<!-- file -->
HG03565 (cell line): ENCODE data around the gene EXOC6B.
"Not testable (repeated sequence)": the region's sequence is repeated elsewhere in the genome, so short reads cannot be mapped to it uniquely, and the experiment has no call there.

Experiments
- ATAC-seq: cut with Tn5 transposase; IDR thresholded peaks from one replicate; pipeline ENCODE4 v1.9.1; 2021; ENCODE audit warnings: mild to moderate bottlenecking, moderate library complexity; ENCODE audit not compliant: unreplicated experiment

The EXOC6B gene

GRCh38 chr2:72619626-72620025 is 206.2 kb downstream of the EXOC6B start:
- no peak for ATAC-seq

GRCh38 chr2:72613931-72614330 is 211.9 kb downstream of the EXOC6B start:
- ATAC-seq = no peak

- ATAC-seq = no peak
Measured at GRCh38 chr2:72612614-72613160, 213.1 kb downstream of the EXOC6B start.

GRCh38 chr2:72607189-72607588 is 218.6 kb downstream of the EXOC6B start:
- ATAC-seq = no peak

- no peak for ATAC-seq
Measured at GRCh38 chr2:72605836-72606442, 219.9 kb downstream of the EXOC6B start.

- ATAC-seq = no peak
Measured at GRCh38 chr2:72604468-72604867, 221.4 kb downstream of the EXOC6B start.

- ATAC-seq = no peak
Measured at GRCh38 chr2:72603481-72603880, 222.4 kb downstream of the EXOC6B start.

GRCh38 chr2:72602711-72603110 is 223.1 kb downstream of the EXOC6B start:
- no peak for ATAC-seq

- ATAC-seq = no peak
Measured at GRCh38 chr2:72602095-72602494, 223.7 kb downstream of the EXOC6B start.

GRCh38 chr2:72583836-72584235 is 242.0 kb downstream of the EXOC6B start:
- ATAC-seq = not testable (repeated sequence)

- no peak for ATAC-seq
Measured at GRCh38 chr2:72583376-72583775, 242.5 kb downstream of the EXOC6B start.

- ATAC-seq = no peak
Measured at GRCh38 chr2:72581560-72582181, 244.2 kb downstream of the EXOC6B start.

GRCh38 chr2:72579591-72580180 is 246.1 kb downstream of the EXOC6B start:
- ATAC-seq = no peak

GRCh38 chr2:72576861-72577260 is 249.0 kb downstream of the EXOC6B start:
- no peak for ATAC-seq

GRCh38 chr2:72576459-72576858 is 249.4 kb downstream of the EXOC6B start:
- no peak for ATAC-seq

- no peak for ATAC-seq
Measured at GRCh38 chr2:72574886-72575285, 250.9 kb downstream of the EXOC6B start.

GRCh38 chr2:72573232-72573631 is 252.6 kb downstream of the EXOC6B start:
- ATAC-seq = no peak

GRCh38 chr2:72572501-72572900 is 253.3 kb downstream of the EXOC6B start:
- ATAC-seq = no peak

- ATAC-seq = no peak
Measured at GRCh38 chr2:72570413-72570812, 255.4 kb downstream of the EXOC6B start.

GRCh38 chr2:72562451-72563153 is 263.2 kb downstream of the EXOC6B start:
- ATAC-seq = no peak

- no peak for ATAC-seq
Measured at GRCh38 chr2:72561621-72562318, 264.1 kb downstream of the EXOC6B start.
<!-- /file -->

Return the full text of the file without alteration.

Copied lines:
HG03565 (cell line): ENCODE data around the gene EXOC6B.
"Not testable (repeated sequence)": the region's sequence is repeated elsewhere in the genome, so short reads cannot be mapped to it uniquely, and the experiment has no call there.

Experiments
- ATAC-seq: cut with Tn5 transposase; IDR thresholded peaks from one replicate; pipeline ENCODE4 v1.9.1; 2021; ENCODE audit warnings: mild to moderate bottlenecking, moderate library complexity; ENCODE audit not compliant: unreplicated experiment

The EXOC6B gene

GRCh38 chr2:72619626-72620025 is 206.2 kb downstream of the EXOC6B start:
- no peak for ATAC-seq

GRCh38 chr2:72613931-72614330 is 211.9 kb downstream of the EXOC6B start:
- ATAC-seq = no peak

- ATAC-seq = no peak
Measured at GRCh38 chr2:72612614-72613160, 213.1 kb downstream of the EXOC6B start.

GRCh38 chr2:72607189-72607588 is 218.6 kb downstream of the EXOC6B start:
- ATAC-seq = no peak

- no peak for ATAC-seq
Measured at GRCh38 chr2:72605836-72606442, 219.9 kb downstream of the EXOC6B start.

- ATAC-seq = no peak
Measured at GRCh38 chr2:72604468-72604867, 221.4 kb downstream of the EXOC6B start.

- ATAC-seq = no peak
Measured at GRCh38 chr2:72603481-72603880, 222.4 kb downstream of the EXOC6B start.

GRCh38 chr2:72602711-72603110 is 223.1 kb downstream of the EXOC6B start:
- no peak for ATAC-seq

- ATAC-seq = no peak
Measured at GRCh38 chr2:72602095-72602494, 223.7 kb downstream of the EXOC6B start.

GRCh38 chr2:72583836-72584235 is 242.0 kb downstream of the EXOC6B start:
- ATAC-seq = not testable (repeated sequence)

- no peak for ATAC-seq
Measured at GRCh38 chr2:72583376-72583775, 242.5 kb downstream of the EXOC6B start.

- ATAC-seq = no peak
Measured at GRCh38 chr2:72581560-72582181, 244.2 kb downstream of the EXOC6B start.

GRCh38 chr2:72579591-72580180 is 246.1 kb downstream of the EXOC6B start:
- ATAC-seq = no peak

GRCh38 chr2:72576861-72577260 is 249.0 kb downstream of the EXOC6B start:
- no peak for ATAC-seq

GRCh38 chr2:72576459-72576858 is 249.4 kb downstream of the EXOC6B start:
- no peak for ATAC-seq

- no peak for ATAC-seq
Measured at GRCh38 chr2:72574886-72575285, 250.9 kb downstream of the EXOC6B start.

GRCh38 chr2:72573232-72573631 is 252.6 kb downstream of the EXOC6B start:
- ATAC-seq = no peak

GRCh38 chr2:72572501-72572900 is 253.3 kb downstream of the EXOC6B start:
- ATAC-seq = no peak

- ATAC-seq = no peak
Measured at GRCh38 chr2:72570413-72570812, 255.4 kb downstream of the EXOC6B start.

GRCh38 chr2:72562451-72563153 is 263.2 kb downstream of the EXOC6B start:
- ATAC-seq = no peak

- no peak for ATAC-seq
Measured at GRCh38 chr2:72561621-72562318, 264.1 kb downstream of the EXOC6B start.